Most mobile apps tend to be extremely interactive and, therefore, rely on a lot of JavaScript. JavaScript allows you to script everything from the touchscreen interface to server-side communication.

Basic events

Event handling is part of the core of most JavaScript interactivity, because it applies special scripts to handle a variety of user inputs, from clicks to form element interaction. Here are some of the events that are available to both mobile and non-mobile browsers.

Event handlers are built a bit differently in some browsers, so you attach them with jQuery in this section to avoid any cross-browser issues.


Undoubtedly the most used event handler, onClick handles mouse clicks from the user. Using the jQuery counterpart click(), you can attach a click event to an element:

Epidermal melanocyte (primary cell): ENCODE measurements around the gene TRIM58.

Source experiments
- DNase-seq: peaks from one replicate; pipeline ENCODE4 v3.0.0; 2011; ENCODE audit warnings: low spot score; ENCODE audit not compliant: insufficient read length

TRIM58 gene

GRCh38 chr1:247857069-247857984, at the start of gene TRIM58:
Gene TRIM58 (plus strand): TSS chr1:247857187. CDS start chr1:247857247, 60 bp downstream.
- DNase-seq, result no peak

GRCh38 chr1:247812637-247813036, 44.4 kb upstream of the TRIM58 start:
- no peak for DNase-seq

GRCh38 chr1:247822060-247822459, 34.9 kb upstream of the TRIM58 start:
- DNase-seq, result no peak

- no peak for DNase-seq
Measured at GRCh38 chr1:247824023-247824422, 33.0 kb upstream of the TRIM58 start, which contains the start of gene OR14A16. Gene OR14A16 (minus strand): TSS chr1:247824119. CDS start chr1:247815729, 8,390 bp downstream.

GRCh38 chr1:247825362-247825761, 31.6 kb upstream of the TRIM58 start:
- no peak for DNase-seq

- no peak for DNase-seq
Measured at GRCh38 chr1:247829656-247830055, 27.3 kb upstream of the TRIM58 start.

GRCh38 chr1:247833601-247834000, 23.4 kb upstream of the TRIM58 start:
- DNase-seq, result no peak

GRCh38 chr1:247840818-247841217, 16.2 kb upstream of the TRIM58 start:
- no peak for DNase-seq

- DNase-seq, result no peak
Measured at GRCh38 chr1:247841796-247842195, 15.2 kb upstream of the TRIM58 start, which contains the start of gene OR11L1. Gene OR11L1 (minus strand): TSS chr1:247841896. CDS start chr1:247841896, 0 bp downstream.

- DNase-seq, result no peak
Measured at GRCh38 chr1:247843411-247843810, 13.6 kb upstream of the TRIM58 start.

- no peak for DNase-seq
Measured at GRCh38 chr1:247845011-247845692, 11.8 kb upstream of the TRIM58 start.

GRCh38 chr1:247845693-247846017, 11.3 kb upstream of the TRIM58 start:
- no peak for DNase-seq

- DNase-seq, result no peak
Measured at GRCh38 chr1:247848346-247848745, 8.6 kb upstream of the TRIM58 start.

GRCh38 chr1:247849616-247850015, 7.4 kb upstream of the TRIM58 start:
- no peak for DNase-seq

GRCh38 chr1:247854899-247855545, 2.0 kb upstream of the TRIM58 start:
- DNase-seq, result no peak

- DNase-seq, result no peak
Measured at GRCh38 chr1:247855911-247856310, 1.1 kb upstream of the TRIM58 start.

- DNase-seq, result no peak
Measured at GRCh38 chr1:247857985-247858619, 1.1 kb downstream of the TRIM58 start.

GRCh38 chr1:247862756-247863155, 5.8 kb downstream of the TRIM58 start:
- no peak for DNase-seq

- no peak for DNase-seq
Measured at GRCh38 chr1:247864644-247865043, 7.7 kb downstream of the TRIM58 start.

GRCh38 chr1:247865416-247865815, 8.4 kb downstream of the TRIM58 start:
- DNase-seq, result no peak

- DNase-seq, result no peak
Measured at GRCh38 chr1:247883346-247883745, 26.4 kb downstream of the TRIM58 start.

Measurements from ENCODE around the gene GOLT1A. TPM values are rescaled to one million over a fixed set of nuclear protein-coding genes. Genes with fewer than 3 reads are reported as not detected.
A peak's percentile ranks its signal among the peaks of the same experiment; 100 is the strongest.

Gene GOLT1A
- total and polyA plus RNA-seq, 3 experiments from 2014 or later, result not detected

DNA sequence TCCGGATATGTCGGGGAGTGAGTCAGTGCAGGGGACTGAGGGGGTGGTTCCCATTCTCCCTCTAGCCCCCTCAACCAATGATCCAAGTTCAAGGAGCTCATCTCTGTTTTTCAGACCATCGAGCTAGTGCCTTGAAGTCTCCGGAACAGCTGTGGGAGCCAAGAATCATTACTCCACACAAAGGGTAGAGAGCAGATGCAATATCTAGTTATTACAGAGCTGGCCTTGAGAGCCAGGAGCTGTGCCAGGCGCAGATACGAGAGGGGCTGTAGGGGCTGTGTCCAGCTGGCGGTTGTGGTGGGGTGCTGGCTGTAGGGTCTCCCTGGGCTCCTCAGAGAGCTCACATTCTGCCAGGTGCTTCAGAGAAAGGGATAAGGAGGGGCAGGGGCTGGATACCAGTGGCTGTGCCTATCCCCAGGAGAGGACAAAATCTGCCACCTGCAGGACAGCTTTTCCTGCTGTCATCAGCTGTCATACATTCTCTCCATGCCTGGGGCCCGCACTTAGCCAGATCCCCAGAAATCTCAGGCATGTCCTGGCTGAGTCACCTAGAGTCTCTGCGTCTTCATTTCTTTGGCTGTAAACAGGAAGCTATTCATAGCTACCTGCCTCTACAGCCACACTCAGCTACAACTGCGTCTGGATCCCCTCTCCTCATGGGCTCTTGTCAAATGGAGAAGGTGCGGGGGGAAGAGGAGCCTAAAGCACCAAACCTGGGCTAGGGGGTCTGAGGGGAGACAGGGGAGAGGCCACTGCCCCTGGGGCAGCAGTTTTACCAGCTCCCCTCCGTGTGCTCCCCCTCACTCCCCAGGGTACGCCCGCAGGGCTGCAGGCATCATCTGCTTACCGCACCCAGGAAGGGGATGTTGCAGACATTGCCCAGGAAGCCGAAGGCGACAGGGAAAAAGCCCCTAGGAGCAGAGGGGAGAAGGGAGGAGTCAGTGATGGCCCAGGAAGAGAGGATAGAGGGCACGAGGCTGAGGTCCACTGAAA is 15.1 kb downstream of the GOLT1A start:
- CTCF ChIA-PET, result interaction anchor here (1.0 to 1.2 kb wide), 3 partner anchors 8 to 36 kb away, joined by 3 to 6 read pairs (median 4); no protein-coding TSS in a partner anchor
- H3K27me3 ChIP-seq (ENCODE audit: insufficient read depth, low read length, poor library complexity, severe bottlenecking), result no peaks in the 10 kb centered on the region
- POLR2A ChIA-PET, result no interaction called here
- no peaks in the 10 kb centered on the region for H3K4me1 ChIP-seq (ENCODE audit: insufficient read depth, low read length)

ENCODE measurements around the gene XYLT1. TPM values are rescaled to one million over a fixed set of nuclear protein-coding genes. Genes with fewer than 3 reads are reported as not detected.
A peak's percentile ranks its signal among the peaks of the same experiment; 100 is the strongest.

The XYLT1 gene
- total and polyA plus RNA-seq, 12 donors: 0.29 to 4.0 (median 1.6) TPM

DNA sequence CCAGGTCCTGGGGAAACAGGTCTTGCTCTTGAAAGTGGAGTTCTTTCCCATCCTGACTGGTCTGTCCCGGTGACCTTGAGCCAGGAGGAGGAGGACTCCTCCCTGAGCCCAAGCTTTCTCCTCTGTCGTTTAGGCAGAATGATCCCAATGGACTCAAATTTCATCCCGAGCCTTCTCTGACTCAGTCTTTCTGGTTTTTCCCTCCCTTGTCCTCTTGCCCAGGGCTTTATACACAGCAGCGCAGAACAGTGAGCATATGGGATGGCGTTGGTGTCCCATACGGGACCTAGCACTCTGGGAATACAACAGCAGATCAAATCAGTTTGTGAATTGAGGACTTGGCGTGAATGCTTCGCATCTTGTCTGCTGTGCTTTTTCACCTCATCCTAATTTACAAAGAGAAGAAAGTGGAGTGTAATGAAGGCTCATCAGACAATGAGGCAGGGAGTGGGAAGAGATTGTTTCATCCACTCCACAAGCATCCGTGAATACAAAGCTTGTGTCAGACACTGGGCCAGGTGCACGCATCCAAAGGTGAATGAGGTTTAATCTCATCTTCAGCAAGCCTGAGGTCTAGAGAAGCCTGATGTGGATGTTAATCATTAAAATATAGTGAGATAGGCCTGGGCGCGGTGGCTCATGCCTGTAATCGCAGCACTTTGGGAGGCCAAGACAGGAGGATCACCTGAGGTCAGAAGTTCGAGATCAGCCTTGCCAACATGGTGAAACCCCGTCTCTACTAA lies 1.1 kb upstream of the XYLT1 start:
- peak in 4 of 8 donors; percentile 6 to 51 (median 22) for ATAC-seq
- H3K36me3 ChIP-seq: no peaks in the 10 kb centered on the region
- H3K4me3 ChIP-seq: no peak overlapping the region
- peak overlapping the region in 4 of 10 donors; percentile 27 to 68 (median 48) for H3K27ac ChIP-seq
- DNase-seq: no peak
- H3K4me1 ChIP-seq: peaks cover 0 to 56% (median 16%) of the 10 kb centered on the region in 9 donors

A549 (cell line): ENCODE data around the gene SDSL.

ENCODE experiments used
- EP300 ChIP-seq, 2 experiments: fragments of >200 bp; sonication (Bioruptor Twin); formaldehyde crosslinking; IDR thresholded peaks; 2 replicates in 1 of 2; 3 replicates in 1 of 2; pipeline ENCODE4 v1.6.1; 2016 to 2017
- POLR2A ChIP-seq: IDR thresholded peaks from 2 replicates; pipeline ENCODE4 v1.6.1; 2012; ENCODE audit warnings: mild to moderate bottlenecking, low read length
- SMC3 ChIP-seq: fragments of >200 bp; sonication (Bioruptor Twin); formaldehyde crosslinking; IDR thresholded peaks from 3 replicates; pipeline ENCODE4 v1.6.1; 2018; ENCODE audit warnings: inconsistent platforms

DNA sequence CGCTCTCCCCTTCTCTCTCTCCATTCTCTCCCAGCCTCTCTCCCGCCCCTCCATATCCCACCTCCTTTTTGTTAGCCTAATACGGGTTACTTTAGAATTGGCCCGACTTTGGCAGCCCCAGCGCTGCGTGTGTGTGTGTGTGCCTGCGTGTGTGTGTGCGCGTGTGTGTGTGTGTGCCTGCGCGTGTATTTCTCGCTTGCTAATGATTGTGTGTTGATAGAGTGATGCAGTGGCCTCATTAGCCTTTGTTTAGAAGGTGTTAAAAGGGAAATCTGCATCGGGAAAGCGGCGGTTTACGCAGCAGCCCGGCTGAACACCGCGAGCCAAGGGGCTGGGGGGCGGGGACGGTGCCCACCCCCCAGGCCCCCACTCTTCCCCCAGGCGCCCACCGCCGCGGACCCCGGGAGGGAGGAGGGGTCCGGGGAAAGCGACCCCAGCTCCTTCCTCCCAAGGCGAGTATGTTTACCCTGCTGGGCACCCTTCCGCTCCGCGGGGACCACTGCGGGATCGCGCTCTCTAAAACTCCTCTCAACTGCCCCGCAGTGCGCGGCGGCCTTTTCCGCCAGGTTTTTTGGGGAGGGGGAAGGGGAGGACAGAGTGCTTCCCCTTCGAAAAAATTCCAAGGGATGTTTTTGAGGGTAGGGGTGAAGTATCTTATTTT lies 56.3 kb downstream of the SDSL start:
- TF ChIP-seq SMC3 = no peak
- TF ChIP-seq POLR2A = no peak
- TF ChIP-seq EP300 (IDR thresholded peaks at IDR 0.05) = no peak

$(‘.my-element’).click(function(e) {

// what to do on click


As you can see here, you pass a callback function to click(), which is called whenever the user clicks this element.

With jQuery, you can reference the clicked item in a number of ways, the easiest being $(this). For instance, you could hide the element once it’s clicked:

$(‘.my-element’).click(function(e) {

// hide the element



For mobile, it is often better to use touch events instead of click events, which you learn about later in this appendix.

Disabling default click behavior

Often, you want to disable the original click event. For instance, if you are loading a link via AJAX, you wouldn’t want ...

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